By an amazing coincidence, the very week that the dray horses came back to the Brewery Field, if only for an afternoon, a resident was clearing the vegetation back in her garden when she discovered several items hanging on the wall.
The first one was this strange item:
If you look up at the buildings in Chichester when walking around, you will in fact still find these metal plaques attached to the wall of the older buildings. They vary in design and this one is a sun with a number inscribed below, which looks like 125533 but maybe you can see better than me.
These metal plaques are known as Fire Insurance Marks. Fire Marks emerged after the Great Fire of London in 1666. By the early 18th Century, insurance companies were maintaining their own fire brigade to put out fires on the buildings that they insured. The metal plaques were cast in iron, lead or brass, or as here, pressed sheet metal embossed with the company’s logo. This one is from the Sun Fire Office who were the first company to use a mark on their insured buildings, established in 1710.
These identification plaques continued to be used into the nineteenth century with fire crews provided increasingly by voluntary bodies or parish councils as well as the insurance companies. The first municipal fire service was founded in Edinburgh following the fire of 1824 which destroyed much of the Old Town, followed by London in 1833. Outside of the capitals the responsibility for fire-fighting would not be taken over completely until the Local Government Act of 1894. So it is possible that this plaque has been here for some time although probably not before 1750.
The wall in the photograph is the dividing wall between the Shippam family house and the company’s stables. The company was started on Westgate in 1750 by butcher Shipston Shippam, an ex-sergeant in the 72nd Foot. His sausages were celebrated. It’s a safe bet that insurance policy 125533 at the Sun Fire Office belonged to Shippam’s on our street before it moved to its more industrial premises to start producing fish and meat pastes from the corner of East Street and East Walls in 1892.
But not without leaving something else behind, a shire horse brass, an old shoe and two horse bits.
It is difficult to date this kind of object but we can hazard a guess that it would have been last used about the turn of the century. We know that the Henty Brewery replaced their dray delivery horses in 1912 with a steam lorry. Many horses were requisitioned for war service and the high number of deaths among service staff would probably have meant that the horse as industrial transport had had its day by 1918. Around this time a Shippam had married a Henty, could it be that the stables were shared in the last days of horse power? But we will never know.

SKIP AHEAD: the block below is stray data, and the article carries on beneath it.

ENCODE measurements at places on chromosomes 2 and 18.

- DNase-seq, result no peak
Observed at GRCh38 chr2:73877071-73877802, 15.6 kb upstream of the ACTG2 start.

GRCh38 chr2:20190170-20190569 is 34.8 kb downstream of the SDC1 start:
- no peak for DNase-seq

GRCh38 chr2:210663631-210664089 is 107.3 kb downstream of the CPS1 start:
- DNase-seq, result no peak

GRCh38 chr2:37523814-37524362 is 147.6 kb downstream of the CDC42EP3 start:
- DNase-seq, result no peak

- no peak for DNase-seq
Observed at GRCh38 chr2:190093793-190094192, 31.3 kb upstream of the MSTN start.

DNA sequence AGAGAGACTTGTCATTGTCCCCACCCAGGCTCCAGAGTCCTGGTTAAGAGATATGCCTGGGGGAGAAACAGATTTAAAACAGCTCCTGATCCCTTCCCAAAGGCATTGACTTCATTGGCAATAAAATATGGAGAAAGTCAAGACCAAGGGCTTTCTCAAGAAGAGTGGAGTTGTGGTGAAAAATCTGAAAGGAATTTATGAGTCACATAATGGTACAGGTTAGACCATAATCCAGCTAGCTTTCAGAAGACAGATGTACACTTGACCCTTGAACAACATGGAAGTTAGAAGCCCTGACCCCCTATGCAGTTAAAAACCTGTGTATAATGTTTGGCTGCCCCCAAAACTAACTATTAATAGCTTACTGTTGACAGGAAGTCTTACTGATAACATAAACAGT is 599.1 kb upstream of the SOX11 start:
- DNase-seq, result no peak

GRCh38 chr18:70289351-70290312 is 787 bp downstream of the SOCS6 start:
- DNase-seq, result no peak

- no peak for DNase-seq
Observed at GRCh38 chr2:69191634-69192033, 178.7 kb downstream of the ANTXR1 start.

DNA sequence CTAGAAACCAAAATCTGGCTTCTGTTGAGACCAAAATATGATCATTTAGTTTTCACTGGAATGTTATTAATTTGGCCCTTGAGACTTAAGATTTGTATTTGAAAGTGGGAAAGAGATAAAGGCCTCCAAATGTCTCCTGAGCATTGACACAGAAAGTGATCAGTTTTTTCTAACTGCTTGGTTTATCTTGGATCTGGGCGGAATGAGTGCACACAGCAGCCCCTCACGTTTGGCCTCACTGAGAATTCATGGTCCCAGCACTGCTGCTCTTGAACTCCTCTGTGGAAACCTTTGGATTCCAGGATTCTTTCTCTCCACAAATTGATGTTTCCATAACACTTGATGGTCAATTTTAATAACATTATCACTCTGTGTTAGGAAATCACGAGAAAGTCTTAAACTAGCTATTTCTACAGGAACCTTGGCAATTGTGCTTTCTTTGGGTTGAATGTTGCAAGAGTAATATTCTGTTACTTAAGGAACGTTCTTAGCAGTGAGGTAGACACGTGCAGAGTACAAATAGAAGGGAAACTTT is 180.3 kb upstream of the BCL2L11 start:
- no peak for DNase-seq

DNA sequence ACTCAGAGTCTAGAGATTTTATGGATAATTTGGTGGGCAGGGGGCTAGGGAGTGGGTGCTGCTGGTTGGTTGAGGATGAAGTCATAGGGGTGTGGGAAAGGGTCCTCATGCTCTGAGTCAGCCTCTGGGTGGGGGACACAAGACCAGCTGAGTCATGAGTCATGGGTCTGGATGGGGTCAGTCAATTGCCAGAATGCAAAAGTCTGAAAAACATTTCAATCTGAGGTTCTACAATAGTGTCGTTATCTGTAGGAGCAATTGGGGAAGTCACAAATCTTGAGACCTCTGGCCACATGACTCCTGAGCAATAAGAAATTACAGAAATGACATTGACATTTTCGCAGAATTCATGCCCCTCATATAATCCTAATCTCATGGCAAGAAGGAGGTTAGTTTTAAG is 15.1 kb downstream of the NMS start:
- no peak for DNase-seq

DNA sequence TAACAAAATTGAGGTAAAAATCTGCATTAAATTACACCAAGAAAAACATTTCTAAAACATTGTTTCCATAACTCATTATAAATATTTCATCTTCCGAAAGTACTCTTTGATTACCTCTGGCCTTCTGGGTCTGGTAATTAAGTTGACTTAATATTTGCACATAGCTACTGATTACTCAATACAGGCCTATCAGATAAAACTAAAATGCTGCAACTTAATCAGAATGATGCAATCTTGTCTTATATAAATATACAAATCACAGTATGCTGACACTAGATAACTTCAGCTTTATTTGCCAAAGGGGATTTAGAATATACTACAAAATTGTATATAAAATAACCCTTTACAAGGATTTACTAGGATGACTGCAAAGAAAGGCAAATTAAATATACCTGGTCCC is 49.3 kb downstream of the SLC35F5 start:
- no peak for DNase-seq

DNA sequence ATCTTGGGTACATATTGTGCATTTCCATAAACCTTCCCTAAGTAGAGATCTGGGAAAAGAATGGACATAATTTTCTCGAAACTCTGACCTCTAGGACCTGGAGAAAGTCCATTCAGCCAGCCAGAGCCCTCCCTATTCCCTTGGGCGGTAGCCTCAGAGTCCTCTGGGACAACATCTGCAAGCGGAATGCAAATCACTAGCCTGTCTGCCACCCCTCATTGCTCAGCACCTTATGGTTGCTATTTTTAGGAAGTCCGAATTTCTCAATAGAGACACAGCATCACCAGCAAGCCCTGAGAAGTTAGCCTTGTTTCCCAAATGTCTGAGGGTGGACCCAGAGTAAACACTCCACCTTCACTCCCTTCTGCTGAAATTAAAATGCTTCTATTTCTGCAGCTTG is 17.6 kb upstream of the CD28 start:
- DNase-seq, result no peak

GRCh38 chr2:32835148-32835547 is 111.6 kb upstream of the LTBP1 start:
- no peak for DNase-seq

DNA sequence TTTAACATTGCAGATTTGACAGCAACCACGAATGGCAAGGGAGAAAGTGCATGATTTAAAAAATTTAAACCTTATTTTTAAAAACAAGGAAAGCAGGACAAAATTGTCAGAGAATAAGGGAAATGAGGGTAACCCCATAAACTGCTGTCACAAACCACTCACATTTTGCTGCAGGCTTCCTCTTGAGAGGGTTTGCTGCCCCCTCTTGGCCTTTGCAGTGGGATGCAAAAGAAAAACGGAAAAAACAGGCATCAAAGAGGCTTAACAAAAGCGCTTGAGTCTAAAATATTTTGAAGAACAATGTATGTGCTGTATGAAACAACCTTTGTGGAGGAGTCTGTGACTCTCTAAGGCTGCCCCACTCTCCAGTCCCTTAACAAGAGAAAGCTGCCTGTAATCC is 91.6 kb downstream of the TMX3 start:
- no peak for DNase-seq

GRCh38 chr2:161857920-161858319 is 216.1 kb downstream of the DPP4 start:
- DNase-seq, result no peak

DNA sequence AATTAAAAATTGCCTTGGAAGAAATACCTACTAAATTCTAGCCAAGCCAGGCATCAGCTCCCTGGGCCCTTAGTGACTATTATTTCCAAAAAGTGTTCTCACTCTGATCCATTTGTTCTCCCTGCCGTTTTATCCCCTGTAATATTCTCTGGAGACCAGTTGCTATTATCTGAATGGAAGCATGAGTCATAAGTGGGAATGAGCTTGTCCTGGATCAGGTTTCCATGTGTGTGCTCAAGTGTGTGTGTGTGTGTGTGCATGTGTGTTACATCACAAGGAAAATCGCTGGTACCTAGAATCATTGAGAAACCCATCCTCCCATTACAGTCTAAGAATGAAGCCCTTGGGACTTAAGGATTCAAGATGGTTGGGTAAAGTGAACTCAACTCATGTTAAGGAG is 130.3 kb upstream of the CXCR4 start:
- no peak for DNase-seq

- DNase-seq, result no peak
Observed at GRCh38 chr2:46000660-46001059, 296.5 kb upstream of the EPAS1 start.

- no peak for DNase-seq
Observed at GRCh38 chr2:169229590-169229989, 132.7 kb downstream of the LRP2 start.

The photos contains two bits, an Eggbutt Snaffle to the front and a Liverpool Driving Bit behind. The Eggbutt Snaffle is one of many designs of snaffle. The fatter the mouthpiece the kinder the bit and some were made more flexible, broken by a single joint as here. This snaffle will not pinch the horse’s lips and is ideal for a sensitive horse. Even now is seen as the most popular cheek across all brands and designs.
Here is a picture of a modern Liverpool driving bit, still popular and as worn by the shire horses attached to the dray in the Brewery Field this summer.
This is much kinder than the Liverpool Driving Bit in the previous photo, with its twisted design. But driving horses pulling weight is another matter than riding horse. The slots in the lower half allowed for the reins to have a more severe control, as here.
For those interested in bridle design, other popular items were the Weymouth and the Bridoon. The top ring on the cheek pieces represents the Bridoon, and the lower ring on the cheek pieces, the Weymouth. The Weymouth had a curb and a tiny chinstrap, much as the chain is working under the horse’s chin in the bridle photographed above. These designs were used together to allow two separate reins to be attached to the one mouthpiece in the horse’s mouth for better control and known then as the Pelham Bit.
Finally the blackened horse brass will be a familiar object to many and several were usually attached to the martingales for extra decoration, as can be seen towards the bottom of this photo of Griffin, one of the Fullers’ dray horses from last Sunday.
We are very grateful to Anni Short for the photographs and to a neighbour for the information on the bridles.